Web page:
Chef does right by mom, and patrons Menu: Chic Florida spot's cook has skipped his last Passover seder. Thanks to family insistence, it's become an event at the restaurant.

April 16, 1997|By Warren Schultz | Warren Schultz,UNITED FEATURE SYNDICATE

The neon sculpture, glass block, distressed walls and open kitchen at Chef Allen's in Aventura, Fla., are a tip-off to the type of meal you can expect there. The restaurant is known for its innovative New World cuisine -- a fusion of regional seafood, Caribbean fruits and vegetables and Latino spices.

But for one spring night every year at Chef Allen's, New World meets Old Testament.

That evening, owner Allen Susser, a Brooklyn-born, French-trained chef, serves up a Passover seder meal.

So what's a 3,000-year-old Jewish ceremony -- one traditionally celebrated at home -- doing in a chic, contemporary place like this?

"I admit the idea first met with some resistance from me," Susser says. "I didn't think we could do such an ethnic thing in a public restaurant."

But, well, his mother insisted.

It began seven years ago, after Susser told his family he couldn't leave the restaurant for Passover. "They asked if they could bring Passover to me." Susser grudgingly acquiesced, with the proviso that they sit quietly in the corner.

The next year, Chef Allen's offered a seder meal to all. "But I decided to update the tradition, and have some fun with it. If I were to serve my grandmother's menu, the carrots and onions and all that, it wouldn't represent me or the restaurant."

While there are certain prescribed elements to the meal, Susser insists that it isn't as restrictive as most people think. There must be matzo, of course, the unleavened bread that symbolizes the Israelites' hurried departure from Egypt. But instead of serving matzo balls laden with chicken fat, he finishes his seder soup with matzo pasta. His gefilte fish uses red snapper instead of traditional whitefish, and is enlivened with Scotch bonnet peppers.

While the meal reaffirms the symbolic power of food, Susser doesn't present this seder as a strictly religious event. "People who aren't Jewish come and enjoy it because it's an adventuresome meal," he says. "It's fresh. It's healthy. And it incorporates the foods of the season."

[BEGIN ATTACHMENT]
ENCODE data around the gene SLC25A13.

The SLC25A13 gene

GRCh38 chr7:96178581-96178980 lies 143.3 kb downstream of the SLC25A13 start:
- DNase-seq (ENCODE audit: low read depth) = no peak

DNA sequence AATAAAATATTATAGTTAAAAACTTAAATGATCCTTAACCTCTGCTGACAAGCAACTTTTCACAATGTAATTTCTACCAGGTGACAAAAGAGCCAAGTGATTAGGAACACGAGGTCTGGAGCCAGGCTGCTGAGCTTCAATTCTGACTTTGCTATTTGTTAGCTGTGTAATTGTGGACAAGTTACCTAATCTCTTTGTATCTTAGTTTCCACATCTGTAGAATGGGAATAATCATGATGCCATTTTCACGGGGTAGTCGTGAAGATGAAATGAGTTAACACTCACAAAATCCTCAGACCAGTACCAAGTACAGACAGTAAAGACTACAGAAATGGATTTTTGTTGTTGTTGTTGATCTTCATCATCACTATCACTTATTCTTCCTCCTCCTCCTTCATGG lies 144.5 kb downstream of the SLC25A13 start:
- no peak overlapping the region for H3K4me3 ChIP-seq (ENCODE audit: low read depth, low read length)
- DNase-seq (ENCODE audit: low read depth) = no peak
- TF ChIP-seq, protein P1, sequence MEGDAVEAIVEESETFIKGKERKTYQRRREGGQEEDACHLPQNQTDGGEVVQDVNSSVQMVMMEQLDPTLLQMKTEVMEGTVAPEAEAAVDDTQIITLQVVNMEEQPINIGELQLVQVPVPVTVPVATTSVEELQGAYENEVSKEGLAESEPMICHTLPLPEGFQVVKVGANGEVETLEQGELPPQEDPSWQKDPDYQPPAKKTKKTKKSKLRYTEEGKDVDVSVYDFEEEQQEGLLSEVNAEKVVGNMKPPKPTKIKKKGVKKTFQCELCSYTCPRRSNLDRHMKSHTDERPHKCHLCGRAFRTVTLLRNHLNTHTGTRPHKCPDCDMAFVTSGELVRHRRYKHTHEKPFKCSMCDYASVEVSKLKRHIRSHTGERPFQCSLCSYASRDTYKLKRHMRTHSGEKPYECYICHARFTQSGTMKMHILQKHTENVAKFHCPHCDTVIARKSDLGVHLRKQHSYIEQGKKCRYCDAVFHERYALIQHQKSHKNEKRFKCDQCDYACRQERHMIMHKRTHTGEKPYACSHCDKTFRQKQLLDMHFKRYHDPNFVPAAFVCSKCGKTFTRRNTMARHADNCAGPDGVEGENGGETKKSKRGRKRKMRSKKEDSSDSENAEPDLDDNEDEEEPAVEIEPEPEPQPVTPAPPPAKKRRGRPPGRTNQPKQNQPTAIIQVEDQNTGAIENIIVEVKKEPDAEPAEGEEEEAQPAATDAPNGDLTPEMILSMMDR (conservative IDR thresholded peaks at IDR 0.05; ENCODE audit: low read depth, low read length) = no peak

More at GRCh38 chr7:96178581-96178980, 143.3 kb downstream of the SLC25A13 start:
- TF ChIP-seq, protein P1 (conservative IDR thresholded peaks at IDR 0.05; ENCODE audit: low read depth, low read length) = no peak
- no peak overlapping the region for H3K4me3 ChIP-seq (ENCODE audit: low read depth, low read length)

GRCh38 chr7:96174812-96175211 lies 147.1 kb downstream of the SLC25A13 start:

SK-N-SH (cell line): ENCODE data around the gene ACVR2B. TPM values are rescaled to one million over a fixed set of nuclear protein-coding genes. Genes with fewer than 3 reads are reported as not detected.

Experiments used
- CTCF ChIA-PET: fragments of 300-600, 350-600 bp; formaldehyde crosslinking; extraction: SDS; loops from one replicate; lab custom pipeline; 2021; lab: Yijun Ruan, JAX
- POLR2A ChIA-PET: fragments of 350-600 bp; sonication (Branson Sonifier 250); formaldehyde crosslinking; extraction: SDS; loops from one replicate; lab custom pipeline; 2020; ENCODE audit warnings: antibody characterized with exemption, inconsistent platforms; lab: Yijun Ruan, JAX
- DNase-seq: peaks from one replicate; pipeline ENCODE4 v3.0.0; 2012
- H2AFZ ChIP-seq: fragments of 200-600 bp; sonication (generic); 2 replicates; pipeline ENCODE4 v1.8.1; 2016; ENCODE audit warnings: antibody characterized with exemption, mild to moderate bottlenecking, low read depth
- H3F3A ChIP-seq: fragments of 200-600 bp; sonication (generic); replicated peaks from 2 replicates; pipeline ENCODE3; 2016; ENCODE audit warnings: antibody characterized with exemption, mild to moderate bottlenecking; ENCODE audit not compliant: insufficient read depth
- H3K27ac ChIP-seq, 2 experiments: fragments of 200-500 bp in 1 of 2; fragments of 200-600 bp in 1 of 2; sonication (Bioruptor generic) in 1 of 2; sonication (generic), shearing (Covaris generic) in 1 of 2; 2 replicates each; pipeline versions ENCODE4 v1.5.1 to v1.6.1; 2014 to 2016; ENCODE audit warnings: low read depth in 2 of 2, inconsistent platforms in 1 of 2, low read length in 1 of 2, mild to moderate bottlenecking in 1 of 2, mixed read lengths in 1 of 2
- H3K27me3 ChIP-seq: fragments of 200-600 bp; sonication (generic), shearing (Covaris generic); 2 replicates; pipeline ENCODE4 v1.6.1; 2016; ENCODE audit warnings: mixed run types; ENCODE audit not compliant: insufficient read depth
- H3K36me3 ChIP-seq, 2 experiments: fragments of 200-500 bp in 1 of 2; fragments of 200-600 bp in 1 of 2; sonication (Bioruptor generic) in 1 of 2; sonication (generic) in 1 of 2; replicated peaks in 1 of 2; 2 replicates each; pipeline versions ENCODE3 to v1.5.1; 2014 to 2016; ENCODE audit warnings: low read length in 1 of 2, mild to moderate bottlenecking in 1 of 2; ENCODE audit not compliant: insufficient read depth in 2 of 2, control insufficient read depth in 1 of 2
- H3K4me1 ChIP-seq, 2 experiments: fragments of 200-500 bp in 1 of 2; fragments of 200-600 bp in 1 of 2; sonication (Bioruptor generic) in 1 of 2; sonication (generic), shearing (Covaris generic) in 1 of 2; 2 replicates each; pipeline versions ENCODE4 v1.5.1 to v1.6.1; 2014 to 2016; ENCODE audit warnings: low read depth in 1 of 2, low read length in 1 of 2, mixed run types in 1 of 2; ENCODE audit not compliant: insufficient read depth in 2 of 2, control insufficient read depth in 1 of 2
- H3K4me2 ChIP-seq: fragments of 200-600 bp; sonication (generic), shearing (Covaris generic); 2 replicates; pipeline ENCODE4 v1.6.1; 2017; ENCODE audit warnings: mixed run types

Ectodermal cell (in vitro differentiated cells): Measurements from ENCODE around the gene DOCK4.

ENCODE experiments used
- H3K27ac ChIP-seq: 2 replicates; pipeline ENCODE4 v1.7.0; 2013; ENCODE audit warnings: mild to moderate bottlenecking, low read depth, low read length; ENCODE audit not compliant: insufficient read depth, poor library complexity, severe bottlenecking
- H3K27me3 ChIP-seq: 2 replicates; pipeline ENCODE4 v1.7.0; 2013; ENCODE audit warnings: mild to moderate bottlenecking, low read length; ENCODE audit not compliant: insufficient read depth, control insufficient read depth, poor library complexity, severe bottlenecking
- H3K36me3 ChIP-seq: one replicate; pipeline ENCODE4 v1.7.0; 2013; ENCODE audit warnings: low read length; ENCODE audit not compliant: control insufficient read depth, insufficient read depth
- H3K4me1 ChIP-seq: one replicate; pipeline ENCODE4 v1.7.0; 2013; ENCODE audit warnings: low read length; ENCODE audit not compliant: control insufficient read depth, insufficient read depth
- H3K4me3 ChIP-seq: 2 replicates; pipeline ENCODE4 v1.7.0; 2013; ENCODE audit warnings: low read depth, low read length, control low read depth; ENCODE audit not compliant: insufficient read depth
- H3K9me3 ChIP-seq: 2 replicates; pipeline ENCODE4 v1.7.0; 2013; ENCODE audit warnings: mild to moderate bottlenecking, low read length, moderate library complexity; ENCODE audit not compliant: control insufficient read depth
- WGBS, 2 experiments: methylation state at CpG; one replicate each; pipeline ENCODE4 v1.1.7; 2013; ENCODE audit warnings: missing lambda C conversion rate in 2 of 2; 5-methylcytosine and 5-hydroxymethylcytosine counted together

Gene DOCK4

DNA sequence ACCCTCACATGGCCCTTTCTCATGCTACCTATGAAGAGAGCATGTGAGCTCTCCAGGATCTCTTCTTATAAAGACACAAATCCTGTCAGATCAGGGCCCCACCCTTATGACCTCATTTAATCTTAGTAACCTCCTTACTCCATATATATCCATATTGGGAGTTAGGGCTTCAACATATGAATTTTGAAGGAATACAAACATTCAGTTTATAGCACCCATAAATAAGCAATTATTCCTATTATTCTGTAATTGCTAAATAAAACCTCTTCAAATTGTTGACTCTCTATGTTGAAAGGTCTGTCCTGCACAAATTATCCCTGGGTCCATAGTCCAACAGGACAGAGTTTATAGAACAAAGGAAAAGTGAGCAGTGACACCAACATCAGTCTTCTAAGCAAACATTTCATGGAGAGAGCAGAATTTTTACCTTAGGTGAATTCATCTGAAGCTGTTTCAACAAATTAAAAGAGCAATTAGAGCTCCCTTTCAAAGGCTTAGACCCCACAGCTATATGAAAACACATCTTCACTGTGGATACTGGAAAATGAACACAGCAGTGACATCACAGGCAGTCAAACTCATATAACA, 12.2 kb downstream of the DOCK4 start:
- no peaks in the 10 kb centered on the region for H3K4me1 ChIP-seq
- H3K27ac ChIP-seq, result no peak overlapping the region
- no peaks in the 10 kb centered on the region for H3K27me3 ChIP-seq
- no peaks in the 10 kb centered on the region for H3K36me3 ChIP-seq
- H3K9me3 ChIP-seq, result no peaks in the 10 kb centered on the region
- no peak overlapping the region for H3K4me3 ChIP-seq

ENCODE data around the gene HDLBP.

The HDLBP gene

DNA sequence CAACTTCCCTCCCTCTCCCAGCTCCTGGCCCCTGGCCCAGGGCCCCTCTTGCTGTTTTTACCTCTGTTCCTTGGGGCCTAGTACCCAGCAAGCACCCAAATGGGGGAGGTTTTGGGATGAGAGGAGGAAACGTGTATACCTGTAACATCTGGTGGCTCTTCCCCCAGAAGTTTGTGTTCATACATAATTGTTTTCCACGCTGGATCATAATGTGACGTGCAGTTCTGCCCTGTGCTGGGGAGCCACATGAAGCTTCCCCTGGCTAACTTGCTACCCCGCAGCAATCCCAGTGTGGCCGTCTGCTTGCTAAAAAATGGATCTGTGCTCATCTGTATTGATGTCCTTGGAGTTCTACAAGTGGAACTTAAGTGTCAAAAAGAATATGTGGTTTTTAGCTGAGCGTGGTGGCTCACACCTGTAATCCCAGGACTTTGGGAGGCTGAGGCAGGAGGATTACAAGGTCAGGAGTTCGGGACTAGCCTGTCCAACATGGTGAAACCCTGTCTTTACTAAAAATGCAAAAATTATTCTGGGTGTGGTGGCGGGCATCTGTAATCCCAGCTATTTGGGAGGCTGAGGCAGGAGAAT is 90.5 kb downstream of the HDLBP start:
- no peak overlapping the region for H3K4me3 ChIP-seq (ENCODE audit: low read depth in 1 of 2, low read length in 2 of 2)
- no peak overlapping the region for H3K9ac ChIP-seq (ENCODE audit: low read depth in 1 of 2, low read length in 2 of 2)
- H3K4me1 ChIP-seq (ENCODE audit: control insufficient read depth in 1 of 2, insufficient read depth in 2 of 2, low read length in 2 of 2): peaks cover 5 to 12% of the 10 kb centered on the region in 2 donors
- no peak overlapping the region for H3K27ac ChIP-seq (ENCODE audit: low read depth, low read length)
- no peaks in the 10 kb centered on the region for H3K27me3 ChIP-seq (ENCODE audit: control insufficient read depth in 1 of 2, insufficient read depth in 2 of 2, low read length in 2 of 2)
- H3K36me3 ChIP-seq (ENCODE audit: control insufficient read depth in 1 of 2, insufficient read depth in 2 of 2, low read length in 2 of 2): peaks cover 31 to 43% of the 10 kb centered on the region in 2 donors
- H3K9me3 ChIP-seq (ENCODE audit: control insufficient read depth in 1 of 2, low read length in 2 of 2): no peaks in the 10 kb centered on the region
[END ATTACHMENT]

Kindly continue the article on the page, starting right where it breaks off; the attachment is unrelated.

His customers love it; every year, the restaurant is sold out well in advance. It's enough to make a mother proud.

Some of the recipes in this menu are adapted from Allen Susser's "New World Cuisine & Cookery" (Doubleday, 1995).

Red snapper gefilte fish with lime horseradish

Makes 8 servings

2 medium carrots, peeled

1 pound red snapper fillets, cut into large chunks

1 small onion, chopped

2 tablespoons chopped fresh parsley

2 teaspoons chopped fresh cilantro

1/2 teaspoon minced Scotch bonnet chile

1/2 teaspoon minced fresh ginger

2 large eggs, lightly beaten

6 tablespoons matzo meal

1/2 cup ice water

2 tablespoons kosher salt

2 teaspoons granulated sugar

1 1/2 quarts fish stock (recipe below)

1/2 cup grated fresh or drained prepared horseradish

3 tablespoons fresh lime juice

1 teaspoon grated lime zest

Use a channel knife to cut 5 long channels, equally spaced, down the length of 1 carrot. Cut into 1/4 -inch-thick slices, creating carrot "daisies." Set aside.

Coarsely chop remaining carrot and place in a food processor with the snapper, onion, parsley, cilantro, chile and ginger. Pulse until fish is ground. Place mixture in a large bowl. Add eggs, matzo meal and ice water and mix well. Mix in salt and 1 teaspoon sugar. Cover and refrigerate for 30 minutes.

Place fish stock in a wide pot and bring to a slow simmer.

Meanwhile, wetting your hands often, shape the fish mixture into 16 mounded ovals, using about 1/4 cup of the mixture for each.

Place the carrot daisies in the stock and gently drop in the fish ovals. Simmer slowly until cooked through, about 10 minutes. Remove from heat and let gefilte fish cool in the stock. Cover and refrigerate overnight.

Shortly before serving, place horseradish in a small bowl. Stir in lime juice, lime zest and remaining 1 teaspoon sugar. Spoon the jellied fish stock over a platter and arrange the cold gefilte fish on top. Garnish with carrot daisies. Serve, passing horseradish separately.

Per serving: 13 calories, 3 g fat, 14 g protein, 12 g carbohydrate, 1,990 mg sodium, 74 mg cholesterol, 1 g fiber

Asparagus, shiitake and tomato soup with matzo pasta

Makes about 7 cups, for 8 first-course servings

MATZO PASTA

3/4 cup matzo meal

1/4 teaspoon kosher salt

Pinch of freshly ground black pepper

2 large eggs

2 teaspoons olive oil

SOUP

1 teaspoon olive oil

2 cups sliced shiitake mushroom caps

1 pound asparagus, tough ends trimmed, peeled and cut into 1-inch pieces

3 1/2 cups defatted reduced-sodium chicken broth, homemade (see recipe below) or canned

1/2 cup water

1 tomato, peeled, seeded and diced

2 cloves garlic, minced

kosher salt and freshly ground black pepper to taste

2 tablespoons chopped fresh parsley

To make pasta:

In a food processor, combine matzo meal, salt and pepper. In a glass measuring cup, combine eggs and oil.

With the processor on, gradually add egg mixture through the feed tube. Process until dough forms a ball, then process for 1 minute to knead. Transfer dough to a work surface.

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